Retail Finance Asia-Pacific Conference and Expo, Singapore, 13 March 2002
The Five "C"s in Banking: Emerging Issues and Policy Responses Speech by Ravi Menon, Executive Director, Supervisory Policy Department & Banking Department, Monetary Authority of Singapore
1 Good morning. I thank the Lafferty Group and BAI for inviting me to speak to you. I understand you have gathered here to discuss how to break old models and build world-class banks. My brief is to share with you some of the larger issues facing the banking industry globally, and how Singapore has responded.
2 In the best Singaporean tradition, I have dubbed these issues the five "C"s. They are:
One, consolidation. We all know that size matters. But how much does it matter? And does size always matter?
Two, competition. We need more of it. But how best to bring it about without creating instability?
Three, consumer expectations. Technology has empowered the consumer. How best to address consumer expectations?
Four, corporate governance. The Asian crisis highlighted the importance of good governance. Enron has demonstrated it even more spectacularly. What more needs to be done?
Five, collaboration. More than ever, regulators need to consult the industry when setting rules and guidelines. How can we enhance closer consultation and dialogue?
Let me take each of the five "C"s in turn.
3 The last decade has witnessed significant consolidation in the financial industry, resulting in ever larger and more complex firms. In the US, the number of banks has fallen by 40% since 1980; in the EU, the number has fallen by a quarter since 1985. This wave of mergers and acquisitions has led to greater concentration in many banking systems. According to a report published by the G10 central banks and financial ministries1, the assets of the world's 20 largest banks were equal to 40% of the G10 countries' combined GDP in 1998, compared to less than 20% in 1980.
4 Financial institutions are consolidating for two main reasons: scale and scope. Scale primarily enables cost reductions. This can come through eliminating redundancies in branch networks and functions. Large firms can also spread fixed costs for sophisticated management systems and expensive IT infrastructure.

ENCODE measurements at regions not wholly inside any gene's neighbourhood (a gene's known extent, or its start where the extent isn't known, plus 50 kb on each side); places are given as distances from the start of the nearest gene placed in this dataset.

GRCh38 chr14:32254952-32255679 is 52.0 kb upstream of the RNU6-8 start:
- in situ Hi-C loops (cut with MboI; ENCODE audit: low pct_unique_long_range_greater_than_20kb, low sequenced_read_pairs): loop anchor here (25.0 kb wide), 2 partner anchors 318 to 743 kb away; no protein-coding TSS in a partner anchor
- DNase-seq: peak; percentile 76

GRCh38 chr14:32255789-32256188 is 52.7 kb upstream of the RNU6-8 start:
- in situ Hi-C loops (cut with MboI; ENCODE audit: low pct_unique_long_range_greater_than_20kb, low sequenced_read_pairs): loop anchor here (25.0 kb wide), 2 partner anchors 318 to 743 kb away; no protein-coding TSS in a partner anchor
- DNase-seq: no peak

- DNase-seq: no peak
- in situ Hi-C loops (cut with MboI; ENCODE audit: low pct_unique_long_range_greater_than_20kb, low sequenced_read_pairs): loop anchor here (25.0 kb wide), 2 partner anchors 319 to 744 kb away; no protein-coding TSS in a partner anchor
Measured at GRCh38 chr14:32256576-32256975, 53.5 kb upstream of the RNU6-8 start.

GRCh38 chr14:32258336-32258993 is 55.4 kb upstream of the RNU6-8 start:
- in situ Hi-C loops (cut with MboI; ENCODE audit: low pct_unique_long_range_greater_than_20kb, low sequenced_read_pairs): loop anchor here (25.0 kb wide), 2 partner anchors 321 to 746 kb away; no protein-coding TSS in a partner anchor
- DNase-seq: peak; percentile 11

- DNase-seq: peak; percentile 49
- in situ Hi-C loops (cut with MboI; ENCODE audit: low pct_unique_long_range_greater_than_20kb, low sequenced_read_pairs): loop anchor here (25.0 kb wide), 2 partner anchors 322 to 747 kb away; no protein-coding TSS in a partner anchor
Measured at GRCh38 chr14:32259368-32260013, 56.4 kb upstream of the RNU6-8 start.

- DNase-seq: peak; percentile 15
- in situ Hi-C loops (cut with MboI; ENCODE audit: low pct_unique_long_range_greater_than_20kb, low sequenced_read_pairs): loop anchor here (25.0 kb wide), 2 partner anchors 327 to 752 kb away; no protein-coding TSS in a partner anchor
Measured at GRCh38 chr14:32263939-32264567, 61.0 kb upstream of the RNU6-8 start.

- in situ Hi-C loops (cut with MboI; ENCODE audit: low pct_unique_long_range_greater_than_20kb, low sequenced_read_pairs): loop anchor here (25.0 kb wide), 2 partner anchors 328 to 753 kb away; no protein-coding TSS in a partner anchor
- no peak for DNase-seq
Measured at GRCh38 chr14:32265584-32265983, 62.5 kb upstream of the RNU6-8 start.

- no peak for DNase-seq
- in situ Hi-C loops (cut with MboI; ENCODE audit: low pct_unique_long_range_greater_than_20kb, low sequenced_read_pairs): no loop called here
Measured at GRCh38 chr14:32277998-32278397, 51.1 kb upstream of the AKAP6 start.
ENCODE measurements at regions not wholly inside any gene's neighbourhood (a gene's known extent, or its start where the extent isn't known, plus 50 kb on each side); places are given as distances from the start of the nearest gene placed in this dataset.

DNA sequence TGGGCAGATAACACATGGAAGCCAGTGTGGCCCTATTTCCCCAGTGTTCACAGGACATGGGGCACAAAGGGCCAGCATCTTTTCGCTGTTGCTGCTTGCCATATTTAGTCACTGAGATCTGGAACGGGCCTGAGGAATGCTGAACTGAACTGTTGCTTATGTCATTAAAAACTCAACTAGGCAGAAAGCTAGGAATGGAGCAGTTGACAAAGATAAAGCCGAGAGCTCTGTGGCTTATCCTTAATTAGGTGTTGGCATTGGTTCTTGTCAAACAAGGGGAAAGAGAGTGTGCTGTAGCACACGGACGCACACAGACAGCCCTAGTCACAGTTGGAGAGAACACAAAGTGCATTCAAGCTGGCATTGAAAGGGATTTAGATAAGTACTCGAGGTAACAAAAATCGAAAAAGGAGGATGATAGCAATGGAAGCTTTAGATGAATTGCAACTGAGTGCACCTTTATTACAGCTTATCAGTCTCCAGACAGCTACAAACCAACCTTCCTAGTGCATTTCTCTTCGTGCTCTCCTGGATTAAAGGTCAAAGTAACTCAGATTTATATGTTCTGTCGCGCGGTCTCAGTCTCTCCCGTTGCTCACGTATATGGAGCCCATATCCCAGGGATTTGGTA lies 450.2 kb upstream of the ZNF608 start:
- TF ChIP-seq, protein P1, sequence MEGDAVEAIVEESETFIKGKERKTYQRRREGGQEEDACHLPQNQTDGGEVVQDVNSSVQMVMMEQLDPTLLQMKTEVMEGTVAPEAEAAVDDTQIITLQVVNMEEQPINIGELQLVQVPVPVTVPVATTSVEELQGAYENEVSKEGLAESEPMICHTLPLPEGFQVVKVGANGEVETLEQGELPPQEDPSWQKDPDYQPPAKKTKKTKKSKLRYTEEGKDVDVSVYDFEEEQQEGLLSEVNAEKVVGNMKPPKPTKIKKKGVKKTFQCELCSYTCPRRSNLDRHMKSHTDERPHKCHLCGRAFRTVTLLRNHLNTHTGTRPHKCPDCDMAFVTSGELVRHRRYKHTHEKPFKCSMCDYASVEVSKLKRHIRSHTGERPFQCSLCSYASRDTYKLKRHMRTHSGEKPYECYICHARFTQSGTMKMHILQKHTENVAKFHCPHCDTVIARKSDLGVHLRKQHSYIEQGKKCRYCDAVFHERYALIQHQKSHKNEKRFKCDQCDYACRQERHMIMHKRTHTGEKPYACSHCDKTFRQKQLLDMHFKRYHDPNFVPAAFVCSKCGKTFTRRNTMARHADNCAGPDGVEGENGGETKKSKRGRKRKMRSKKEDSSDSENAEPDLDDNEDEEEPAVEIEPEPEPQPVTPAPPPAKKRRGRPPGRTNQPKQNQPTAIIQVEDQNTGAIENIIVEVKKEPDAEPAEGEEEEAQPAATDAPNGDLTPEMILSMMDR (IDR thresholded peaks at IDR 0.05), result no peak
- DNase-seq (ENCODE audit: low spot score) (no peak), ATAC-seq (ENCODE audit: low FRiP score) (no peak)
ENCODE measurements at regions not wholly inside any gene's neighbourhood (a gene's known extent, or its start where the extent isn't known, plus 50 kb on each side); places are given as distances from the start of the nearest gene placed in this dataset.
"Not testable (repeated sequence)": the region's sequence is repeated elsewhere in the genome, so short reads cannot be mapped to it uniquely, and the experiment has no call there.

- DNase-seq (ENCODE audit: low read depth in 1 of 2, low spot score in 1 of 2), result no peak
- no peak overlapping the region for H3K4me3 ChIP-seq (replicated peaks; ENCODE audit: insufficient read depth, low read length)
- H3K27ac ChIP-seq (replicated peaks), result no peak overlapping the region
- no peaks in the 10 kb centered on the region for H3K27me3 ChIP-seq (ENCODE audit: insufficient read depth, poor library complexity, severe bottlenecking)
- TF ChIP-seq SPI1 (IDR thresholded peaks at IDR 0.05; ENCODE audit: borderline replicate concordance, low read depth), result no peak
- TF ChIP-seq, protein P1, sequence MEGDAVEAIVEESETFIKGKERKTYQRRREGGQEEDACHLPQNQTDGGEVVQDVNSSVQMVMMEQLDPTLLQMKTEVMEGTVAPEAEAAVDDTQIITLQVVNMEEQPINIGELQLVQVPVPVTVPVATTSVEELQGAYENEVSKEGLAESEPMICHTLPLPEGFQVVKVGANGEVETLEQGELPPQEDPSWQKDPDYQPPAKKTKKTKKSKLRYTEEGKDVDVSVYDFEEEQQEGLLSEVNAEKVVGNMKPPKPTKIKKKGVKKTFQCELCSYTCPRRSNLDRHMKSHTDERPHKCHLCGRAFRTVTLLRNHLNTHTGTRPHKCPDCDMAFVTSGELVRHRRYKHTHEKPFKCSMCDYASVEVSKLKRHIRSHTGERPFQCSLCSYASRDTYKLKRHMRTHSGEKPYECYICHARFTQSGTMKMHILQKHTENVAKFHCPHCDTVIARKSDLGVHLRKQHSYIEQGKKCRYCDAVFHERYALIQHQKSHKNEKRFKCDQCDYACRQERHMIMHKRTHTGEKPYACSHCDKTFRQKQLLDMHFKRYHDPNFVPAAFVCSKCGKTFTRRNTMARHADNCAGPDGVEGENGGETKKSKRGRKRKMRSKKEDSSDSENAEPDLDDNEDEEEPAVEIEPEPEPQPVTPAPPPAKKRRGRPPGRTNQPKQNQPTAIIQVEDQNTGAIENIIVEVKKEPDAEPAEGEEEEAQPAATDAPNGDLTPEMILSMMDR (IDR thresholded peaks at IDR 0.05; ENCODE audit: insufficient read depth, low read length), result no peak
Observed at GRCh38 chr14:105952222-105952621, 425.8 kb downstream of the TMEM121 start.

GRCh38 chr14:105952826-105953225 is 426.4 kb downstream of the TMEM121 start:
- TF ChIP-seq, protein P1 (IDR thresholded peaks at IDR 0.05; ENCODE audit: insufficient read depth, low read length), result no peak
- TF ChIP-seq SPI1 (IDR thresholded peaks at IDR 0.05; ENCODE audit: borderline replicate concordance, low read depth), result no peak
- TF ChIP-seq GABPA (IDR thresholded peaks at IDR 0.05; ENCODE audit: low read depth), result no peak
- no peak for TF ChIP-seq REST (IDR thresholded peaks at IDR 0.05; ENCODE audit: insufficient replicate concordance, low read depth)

5 Scope enables both cost reduction and revenue enhancement, through diversification across geography and products. To the extent diversification reduces risk, a bank's cost of capital is reduced. The ability to cross-sell a wider range of products and provide customers integrated financial services will yield revenue gains. Today, financial supermarkets offer banking, securities and brokerage, and insurance products, under one roof or, as is increasingly the case, one portal.
6 Clearly, size matters. Indeed, most of the leading commercial banks in the world have got to where they are through mergers as much as through organic growth. But how much does size matter? And when does size not matter?
7 First, size does not always confer success. Not all mergers have succeeded, indeed very many have failed to deliver the desired results. The G10 report I referred to earlier found that, except for the smallest banks, evidence of cost reduction from increased size, was weak. There was stronger evidence of revenue gains but these were smaller than expected. A survey by KPMG2 of over 100 cross-border deals found that only 30% of deals increased shareholders' value in the combined companies. These findings do not negate the benefits of consolidation but demonstrate that the benefits can be realised only through rigorous evaluation of synergies, successful integration of diverse systems and cultures, and strong leadership. Banks operate in a fast changing environment, where product life cycles are short, time to market is critical, and first mover advantages can be decisive. Size should not compromise the agility of the bank. The aim of consolidation is to create a nimble giant not a clumsy dinosaur.
8 Second, the lack of size does not necessarily imply irrelevance. In a landscape dominated by conglomerates offering one-stop financial services, specialised players providing niche and boutique services have continued to thrive. The Swiss private banking houses are good examples. While banking giants like UBS and Credit Suisse top the tables of private assets under management in Switzerland, the traditional Swiss private banking houses still command a loyal following through their high quality of service and standards of confidentiality. Indeed, the private banking industry illustrates that size is not everything and that giant conglomerates and niche players can co-exist.